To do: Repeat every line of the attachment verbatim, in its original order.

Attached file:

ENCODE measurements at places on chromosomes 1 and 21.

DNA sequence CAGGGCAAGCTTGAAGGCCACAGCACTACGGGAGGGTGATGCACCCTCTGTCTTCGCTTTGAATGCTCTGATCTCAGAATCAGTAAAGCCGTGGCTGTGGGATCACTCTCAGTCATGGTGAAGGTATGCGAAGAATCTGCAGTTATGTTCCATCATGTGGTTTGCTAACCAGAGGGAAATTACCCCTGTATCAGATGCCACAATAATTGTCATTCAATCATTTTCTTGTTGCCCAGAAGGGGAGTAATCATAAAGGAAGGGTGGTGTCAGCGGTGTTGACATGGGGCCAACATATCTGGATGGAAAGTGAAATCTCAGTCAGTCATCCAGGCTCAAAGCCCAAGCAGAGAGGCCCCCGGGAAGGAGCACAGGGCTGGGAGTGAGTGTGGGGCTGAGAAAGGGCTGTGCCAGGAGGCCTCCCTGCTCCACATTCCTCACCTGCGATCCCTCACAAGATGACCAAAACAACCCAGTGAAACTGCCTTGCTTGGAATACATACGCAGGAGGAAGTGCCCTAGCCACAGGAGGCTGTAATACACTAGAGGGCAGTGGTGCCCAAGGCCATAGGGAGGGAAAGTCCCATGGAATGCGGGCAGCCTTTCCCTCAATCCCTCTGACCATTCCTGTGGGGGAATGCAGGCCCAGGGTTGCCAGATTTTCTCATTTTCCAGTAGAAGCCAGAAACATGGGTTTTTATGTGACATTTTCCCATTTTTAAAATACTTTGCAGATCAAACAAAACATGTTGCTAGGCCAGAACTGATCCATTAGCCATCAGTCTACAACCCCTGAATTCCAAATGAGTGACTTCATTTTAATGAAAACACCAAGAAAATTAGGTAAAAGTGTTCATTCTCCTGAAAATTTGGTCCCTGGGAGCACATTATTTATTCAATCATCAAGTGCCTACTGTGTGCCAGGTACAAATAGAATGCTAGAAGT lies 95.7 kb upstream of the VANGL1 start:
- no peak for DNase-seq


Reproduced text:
ENCODE measurements at places on chromosomes 1 and 21.

DNA sequence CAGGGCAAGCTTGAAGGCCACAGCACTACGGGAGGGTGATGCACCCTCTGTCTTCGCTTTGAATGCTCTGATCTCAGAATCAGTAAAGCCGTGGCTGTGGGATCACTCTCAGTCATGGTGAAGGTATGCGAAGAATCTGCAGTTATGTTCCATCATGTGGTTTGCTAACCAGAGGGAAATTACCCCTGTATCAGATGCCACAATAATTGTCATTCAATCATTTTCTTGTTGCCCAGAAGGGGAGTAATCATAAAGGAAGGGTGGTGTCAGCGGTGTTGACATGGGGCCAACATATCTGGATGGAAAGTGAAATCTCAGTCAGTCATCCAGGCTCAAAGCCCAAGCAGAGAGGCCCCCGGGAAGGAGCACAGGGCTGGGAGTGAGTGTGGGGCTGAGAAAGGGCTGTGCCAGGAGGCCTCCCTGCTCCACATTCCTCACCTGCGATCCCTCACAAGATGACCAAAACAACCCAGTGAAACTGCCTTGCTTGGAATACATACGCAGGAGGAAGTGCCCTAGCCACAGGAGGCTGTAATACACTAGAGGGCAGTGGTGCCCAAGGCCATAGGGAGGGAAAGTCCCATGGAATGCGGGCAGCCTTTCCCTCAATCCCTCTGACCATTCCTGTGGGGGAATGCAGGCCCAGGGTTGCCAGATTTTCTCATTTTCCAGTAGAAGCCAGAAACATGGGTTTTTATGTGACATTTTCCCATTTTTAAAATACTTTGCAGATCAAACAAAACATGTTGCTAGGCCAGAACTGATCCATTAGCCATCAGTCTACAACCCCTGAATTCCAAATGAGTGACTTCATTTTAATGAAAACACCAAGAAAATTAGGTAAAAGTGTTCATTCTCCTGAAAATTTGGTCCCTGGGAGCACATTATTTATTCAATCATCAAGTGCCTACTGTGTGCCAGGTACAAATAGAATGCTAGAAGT lies 95.7 kb upstream of the VANGL1 start:
- no peak for DNase-seq